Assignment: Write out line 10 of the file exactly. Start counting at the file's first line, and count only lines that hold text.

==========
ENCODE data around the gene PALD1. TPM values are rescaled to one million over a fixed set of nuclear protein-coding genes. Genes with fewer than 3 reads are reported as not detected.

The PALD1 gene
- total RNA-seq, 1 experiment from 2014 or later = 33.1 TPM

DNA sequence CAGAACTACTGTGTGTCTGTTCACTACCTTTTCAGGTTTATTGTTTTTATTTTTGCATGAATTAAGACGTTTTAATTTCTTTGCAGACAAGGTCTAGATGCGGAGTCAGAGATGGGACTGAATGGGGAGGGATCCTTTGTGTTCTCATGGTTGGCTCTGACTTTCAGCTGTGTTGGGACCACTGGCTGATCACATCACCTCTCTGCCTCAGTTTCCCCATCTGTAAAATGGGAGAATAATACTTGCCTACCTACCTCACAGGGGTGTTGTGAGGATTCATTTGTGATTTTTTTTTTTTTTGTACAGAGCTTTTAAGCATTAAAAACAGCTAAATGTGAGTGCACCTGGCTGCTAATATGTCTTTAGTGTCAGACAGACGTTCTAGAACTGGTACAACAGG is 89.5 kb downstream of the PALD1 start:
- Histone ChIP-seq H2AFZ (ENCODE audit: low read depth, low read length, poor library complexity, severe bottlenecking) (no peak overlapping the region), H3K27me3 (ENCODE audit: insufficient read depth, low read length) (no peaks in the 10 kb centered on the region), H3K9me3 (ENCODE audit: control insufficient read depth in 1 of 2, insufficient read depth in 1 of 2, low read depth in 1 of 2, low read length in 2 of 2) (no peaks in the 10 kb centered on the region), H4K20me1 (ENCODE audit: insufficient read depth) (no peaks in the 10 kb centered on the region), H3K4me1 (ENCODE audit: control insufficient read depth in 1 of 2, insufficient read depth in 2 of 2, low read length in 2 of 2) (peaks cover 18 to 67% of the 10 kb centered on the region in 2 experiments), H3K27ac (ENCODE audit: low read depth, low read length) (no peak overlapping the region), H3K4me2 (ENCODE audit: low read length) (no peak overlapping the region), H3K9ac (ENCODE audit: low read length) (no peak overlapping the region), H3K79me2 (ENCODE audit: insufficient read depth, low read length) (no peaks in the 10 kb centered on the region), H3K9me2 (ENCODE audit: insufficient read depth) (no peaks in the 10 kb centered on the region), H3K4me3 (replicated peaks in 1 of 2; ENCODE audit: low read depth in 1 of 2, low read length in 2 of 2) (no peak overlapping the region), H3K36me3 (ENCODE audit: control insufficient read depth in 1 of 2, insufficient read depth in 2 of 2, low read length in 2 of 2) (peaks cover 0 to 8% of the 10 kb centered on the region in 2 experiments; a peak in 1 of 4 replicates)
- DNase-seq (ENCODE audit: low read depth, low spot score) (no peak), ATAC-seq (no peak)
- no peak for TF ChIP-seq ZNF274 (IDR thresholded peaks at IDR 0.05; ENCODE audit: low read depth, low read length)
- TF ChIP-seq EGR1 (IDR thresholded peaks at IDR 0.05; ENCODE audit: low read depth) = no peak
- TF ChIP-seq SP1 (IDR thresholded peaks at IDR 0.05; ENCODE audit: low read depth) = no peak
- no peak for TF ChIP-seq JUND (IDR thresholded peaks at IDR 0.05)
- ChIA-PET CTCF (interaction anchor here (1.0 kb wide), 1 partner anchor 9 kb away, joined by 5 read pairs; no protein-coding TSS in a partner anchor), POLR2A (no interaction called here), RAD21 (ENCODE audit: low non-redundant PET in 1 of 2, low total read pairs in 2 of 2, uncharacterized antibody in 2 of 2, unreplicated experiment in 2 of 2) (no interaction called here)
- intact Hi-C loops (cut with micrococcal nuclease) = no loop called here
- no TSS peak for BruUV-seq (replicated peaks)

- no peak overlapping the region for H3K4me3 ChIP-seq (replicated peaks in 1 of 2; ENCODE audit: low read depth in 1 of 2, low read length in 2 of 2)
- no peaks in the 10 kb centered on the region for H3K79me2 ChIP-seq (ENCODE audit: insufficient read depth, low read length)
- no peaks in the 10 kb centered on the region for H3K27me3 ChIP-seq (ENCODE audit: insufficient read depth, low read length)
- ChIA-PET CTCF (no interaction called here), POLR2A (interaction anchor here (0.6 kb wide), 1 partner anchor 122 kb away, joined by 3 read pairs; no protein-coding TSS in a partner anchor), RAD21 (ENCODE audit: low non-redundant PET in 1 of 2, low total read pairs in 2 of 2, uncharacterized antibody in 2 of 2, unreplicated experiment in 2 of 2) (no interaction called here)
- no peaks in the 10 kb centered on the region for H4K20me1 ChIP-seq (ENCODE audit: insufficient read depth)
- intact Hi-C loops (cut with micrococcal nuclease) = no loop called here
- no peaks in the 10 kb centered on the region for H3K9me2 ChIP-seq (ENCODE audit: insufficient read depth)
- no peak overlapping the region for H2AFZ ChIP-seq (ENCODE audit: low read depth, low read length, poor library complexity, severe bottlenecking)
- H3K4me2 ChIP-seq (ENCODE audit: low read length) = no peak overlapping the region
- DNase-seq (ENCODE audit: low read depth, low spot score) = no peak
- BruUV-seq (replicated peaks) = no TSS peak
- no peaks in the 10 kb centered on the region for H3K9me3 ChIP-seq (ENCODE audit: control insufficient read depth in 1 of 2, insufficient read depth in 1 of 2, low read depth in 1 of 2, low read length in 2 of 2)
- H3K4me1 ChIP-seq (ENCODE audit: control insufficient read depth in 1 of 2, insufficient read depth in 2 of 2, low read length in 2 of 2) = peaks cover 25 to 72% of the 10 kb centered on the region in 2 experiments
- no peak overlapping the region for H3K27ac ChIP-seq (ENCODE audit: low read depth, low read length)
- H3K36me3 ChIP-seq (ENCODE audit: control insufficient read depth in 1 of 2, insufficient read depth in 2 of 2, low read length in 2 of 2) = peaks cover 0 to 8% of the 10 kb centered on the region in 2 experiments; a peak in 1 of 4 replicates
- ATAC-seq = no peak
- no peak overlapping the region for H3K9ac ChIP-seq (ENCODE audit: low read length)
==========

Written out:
- no peak for TF ChIP-seq JUND (IDR thresholded peaks at IDR 0.05)